When looking at all these gut-wrenching comments, I was left feeling like my heart was sinking further into my shoes. While reading these comments I looked at my little boys beside me playing peacefully and blissfully. My junior infant and pre-schooler do not know how cruel the world is for people who look like them, not yet. One day they will read what I am reading and my heart shatters thinking of its impact. The knowledge that I can only protect them for so long means life is often filled with tears of nervous anxiety and questions like “am I doing enough?”. Every day I plant seeds of future self-love, tolerance and equality, I water them, I help them to bloom. I tell them our body is our shell and shells come in different colours, shapes and sizes. Some are big some are small, some are black, some are brown, some beige and some are white. And most importantly we can’t tell anything about a person from looking at their shell. Shells are just houses for the people inside them. We are all unique and we are all worthy. Black shells are beautiful, Brown shells are beautiful. All shells are equal. My one great wish is that mothers of white children would start to teach their own children the same because my lived experience and the experience of many others affected by racism would suggest that racism is being actively thought and rarely countered, the responses to George’s death is certainly a cruel indictment of that. At the end of the day nobody deserves to die like that. Nobody. I implore those who are white to put themselves in his family’s shoes. It’s something I have done every day since.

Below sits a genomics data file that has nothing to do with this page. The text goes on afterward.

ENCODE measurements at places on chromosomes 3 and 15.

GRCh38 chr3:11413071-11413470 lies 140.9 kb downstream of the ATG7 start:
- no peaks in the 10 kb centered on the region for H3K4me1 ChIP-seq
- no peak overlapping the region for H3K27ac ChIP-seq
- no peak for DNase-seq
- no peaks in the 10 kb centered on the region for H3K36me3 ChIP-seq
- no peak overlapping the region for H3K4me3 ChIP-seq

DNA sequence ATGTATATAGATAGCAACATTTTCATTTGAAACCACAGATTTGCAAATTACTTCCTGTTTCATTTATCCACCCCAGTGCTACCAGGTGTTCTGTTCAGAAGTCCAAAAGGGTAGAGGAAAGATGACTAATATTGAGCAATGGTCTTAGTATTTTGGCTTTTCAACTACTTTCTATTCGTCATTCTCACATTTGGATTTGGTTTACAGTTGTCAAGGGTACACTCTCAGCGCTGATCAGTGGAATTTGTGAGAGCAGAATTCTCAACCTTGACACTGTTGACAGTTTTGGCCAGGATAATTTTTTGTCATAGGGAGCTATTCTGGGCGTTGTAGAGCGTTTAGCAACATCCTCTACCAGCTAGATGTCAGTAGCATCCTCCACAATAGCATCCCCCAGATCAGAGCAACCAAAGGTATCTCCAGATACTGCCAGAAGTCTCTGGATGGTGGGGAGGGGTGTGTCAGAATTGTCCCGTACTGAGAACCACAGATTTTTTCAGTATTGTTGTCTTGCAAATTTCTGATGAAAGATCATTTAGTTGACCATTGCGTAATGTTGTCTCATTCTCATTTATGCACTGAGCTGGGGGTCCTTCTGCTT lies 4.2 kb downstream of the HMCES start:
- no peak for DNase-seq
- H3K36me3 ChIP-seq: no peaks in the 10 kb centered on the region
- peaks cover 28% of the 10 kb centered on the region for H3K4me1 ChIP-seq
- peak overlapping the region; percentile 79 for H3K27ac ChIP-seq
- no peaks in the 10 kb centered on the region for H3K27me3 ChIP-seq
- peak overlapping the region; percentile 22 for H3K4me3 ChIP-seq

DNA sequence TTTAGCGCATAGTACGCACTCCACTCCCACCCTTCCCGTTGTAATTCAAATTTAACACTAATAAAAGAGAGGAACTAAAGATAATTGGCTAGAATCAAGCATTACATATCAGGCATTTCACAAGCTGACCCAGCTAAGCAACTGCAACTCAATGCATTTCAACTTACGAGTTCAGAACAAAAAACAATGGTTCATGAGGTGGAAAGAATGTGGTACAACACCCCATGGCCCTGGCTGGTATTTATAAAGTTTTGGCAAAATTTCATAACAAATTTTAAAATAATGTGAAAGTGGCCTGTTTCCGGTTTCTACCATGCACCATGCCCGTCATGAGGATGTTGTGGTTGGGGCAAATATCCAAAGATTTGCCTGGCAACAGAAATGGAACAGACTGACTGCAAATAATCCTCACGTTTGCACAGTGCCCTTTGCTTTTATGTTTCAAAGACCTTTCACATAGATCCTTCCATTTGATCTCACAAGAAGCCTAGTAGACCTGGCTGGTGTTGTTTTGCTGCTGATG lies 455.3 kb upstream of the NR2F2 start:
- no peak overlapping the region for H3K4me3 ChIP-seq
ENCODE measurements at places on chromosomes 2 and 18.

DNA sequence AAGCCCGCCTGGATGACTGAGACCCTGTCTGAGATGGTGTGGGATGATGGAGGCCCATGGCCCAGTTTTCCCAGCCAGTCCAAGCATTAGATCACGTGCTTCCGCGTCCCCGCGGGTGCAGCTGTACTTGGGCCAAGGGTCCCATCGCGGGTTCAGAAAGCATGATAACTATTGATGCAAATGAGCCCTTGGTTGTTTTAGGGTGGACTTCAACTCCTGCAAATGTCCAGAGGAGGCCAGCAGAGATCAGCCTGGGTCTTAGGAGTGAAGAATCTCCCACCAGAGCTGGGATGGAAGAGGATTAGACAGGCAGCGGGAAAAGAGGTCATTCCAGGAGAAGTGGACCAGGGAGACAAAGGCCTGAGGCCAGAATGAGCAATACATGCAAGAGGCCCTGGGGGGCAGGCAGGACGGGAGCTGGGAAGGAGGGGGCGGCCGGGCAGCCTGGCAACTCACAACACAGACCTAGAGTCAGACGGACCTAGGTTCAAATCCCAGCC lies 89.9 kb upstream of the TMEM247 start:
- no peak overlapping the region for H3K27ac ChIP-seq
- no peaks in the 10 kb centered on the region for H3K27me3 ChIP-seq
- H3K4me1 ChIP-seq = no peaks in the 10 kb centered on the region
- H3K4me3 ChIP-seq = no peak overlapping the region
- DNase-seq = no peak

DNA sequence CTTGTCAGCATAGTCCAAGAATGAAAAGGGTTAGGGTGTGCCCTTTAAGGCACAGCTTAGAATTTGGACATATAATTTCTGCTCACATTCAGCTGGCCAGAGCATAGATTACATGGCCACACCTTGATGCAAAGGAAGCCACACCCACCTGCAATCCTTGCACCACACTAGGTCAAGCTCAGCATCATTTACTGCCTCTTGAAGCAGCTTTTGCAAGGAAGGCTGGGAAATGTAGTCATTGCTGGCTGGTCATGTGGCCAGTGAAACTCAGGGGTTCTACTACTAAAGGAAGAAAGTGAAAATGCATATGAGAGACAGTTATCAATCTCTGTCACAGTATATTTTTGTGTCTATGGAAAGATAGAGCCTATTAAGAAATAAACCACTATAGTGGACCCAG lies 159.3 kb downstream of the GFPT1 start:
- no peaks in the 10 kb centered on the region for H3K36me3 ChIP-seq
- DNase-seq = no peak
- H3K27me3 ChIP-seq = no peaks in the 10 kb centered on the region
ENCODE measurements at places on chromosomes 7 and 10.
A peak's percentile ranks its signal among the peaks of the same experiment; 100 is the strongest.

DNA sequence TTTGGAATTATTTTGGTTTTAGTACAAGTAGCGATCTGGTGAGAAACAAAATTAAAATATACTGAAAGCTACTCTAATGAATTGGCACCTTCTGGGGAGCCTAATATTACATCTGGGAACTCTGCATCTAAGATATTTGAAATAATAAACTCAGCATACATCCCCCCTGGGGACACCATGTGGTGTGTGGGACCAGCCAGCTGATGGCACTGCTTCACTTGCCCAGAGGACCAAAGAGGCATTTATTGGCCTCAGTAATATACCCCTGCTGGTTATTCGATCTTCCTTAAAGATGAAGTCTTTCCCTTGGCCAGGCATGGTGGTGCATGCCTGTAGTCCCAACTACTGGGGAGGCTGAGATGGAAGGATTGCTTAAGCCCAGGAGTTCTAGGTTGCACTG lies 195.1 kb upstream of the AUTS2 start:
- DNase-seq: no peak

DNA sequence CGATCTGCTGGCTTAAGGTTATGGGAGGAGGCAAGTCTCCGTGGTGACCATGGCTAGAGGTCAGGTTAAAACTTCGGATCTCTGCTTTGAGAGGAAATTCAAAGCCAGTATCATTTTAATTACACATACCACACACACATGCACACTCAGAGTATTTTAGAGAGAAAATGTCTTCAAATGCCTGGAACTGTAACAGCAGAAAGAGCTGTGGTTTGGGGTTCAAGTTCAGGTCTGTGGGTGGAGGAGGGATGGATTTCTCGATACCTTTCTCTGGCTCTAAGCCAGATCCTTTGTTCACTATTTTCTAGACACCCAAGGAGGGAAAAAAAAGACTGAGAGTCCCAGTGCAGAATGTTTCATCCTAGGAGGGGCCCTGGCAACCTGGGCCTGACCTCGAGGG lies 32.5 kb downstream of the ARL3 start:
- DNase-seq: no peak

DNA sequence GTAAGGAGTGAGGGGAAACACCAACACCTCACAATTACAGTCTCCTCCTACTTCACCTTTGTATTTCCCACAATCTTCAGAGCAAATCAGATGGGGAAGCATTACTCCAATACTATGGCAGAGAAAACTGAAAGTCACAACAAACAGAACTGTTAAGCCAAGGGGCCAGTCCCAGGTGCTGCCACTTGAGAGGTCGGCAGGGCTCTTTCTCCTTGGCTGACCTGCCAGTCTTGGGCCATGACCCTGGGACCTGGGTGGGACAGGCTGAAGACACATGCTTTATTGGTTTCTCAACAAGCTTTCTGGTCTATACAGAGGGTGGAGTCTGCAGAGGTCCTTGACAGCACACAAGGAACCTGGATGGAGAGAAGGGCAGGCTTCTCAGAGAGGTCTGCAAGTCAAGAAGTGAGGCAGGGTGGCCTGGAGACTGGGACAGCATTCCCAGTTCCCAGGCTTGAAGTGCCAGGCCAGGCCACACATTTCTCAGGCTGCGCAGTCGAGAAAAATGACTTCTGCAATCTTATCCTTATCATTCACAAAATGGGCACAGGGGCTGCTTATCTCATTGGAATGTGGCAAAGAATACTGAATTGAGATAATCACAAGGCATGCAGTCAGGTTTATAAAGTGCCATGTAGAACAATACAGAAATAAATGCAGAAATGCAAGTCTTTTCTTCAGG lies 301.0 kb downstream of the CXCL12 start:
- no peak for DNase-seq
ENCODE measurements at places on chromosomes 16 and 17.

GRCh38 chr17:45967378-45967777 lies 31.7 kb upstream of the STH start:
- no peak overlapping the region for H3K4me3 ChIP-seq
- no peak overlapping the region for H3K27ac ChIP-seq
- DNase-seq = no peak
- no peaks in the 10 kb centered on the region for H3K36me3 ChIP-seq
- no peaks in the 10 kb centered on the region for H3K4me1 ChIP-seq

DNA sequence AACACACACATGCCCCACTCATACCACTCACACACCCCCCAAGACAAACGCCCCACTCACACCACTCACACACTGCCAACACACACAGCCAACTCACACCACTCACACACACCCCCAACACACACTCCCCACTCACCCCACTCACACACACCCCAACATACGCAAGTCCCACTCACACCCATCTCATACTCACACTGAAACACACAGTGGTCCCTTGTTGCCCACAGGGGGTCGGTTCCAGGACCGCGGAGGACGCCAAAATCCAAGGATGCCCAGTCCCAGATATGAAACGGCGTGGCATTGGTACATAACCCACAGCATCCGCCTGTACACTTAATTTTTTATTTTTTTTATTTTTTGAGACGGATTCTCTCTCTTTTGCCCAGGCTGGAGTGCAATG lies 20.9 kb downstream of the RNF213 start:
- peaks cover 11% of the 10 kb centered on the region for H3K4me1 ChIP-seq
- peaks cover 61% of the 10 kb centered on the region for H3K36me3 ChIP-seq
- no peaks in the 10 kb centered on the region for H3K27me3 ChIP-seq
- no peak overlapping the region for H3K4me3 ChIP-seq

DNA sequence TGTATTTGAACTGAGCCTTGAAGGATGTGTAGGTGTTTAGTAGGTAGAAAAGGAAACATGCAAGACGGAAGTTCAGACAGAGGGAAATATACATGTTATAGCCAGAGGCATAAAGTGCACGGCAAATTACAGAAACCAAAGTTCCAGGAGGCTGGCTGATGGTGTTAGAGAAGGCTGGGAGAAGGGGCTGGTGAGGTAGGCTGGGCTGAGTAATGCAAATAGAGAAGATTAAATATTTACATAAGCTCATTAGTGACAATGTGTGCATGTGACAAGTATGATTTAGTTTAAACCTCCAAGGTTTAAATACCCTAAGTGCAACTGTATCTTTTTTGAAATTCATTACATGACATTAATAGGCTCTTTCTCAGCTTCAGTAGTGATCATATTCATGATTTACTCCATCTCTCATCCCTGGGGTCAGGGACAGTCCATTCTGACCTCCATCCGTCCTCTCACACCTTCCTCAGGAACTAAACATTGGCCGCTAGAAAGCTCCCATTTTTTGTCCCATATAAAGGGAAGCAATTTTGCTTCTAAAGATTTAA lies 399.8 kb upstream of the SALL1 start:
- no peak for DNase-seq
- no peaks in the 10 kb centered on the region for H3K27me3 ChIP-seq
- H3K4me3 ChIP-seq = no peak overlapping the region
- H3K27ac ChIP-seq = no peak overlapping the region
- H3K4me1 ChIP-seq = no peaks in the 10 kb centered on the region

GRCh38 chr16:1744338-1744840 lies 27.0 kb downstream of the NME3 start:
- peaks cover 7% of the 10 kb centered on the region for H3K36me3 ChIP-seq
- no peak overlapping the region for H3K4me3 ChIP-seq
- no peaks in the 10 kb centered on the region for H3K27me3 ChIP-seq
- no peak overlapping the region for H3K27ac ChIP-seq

Some white Irish people seem to think my sons are cute and adorable now with their bouncy coils and their doe like brown eyes but I wonder will they say the same when they are teens in a shopping centre with their hoods up being loud and rambunctious like any other teenager? Or when they date *their* daughters or take *their* jobs? At what age do my sweet boys become “thugs” and not the white Irish boys next door? Because I’m still an Irish Mammy and my sons are my Irish sons. When white Irish people teach their children racist sentiments or don’t correct them on the ones they learn from the street those same children plant pain into hearts of boys like mine and Mammies like me struggle to pick up the pieces. I sometimes try to tell myself it will be all be okay, did George’s Mammy tell herself the same thing?